Reasonable quantity limits, in the FIG. 2 example, are not maintained per individual business partner. Instead, business partner groups for the reasonable quantity check of order quantity (each known as a “RQC group”) are defined. Individual business partners, or clients, are placed into RQC groups for which the reasonable quantity limits are maintained. For example, there could exist three RQC groups with the names “S”, “M” and “L” representing small, medium and large automobile dealerships. The business partner Adam, for example, could be placed in the “S” RQC group. The business partner master data records 216 are used to determine the RQC group, if any, for the particular business partner.

Step 214 then accesses the product master data records 218 associated with the RQC group obtained from the business partner master data records 216 and product information 218 to obtain the limits for the reasonable quantity check. The product master data records 218 include reasonable quantity percentage limits per product. They may also include reasonable quantity percentage limits per product per RQC group. After accessing the needed records, step 214 continues to calculate, from the accessed information, the reasonable quantity limits of the product.

Next, in step 220, it is determined if the quantity limits for the order item have been exceeded. If so, this information needs to be transferred to the CRM computing system 102 where, for example, a sales agent can be informed of the order status by means of, for example, client device 118. Further inquiry, in step 222, can be made and the sales order can be modified and reprocessed. If the quantity of the product ordered is within the reasonable quantity limits, the ATP component 114 will then perform another check on the sales order, in step 224. The ATP check is performed to insure that the order item and quantity requested by the client is available for purchase. A sales order confirmation is then transferred to the CRM computing system 102 where, for example, the sales agent will confirm the placement of the sales order for the customer, in step 226.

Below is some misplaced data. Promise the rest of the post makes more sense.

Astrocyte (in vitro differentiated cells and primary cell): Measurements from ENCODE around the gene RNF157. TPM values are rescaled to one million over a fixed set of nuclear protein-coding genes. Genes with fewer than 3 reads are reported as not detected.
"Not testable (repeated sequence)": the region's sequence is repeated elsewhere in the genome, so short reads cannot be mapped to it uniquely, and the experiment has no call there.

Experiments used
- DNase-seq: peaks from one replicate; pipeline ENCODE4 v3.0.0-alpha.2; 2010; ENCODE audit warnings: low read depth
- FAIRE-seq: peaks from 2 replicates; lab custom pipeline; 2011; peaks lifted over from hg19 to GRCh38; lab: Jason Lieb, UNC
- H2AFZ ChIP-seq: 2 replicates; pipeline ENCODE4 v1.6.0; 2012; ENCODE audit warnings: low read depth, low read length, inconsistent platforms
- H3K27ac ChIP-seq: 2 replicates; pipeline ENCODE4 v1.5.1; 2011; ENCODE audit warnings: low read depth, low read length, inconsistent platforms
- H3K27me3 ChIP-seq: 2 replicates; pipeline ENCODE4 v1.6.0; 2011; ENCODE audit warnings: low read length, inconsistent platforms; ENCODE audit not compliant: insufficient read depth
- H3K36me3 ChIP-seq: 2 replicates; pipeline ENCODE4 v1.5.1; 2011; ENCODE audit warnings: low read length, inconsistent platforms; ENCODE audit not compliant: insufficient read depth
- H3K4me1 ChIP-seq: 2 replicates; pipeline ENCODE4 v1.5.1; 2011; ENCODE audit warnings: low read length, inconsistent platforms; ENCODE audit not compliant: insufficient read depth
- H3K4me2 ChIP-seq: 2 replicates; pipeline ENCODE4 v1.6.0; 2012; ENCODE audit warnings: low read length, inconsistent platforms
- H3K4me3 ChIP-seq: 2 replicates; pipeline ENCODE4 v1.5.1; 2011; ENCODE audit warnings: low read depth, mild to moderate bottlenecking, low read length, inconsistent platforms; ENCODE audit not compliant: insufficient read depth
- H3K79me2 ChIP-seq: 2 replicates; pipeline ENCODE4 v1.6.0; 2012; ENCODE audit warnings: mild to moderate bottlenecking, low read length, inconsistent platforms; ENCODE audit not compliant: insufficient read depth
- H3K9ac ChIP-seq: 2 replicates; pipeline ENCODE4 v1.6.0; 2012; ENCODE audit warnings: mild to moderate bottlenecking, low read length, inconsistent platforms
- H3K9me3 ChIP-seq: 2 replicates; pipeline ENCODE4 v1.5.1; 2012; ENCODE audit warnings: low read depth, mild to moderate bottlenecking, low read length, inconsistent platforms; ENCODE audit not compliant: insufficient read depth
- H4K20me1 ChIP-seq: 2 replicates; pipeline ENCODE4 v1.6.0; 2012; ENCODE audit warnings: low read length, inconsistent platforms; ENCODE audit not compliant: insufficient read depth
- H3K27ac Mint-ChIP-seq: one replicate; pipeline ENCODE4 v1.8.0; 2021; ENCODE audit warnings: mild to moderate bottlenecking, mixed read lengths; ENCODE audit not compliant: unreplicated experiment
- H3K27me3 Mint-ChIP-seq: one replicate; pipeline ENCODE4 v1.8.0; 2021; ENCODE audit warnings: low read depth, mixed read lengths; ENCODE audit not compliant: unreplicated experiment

Referring to FIGS. 3A and 3B, flow charts are shown that depict exemplary steps for implementing the reasonable quantity check method of FIG. 2. Briefly, FIGS. 3A and 3B show the steps for an example planning process and reasonable quantity rule definition process. The steps may be executed by the RQC configuration tool 124 in the FIG. 1 implementation, and may involve other components of the system 100 as required.

In FIG. 3A, a processor executing instructions stored in a computer program product can perform the planning process 300. The planning process 300 starts at a start step 302. This can occur, for example, when the MPO computing system 104 is running and an operator, by means of client device 122, initiates a particular function. In step 304, a reference demand for a given product is stored in the SPPE component 112 of the MPO computing system 104 in the product records 212 (FIG. 2). This reference demand (which can also be called a reference requirement) is based on planned or historical demand for a particular product over a specified time period.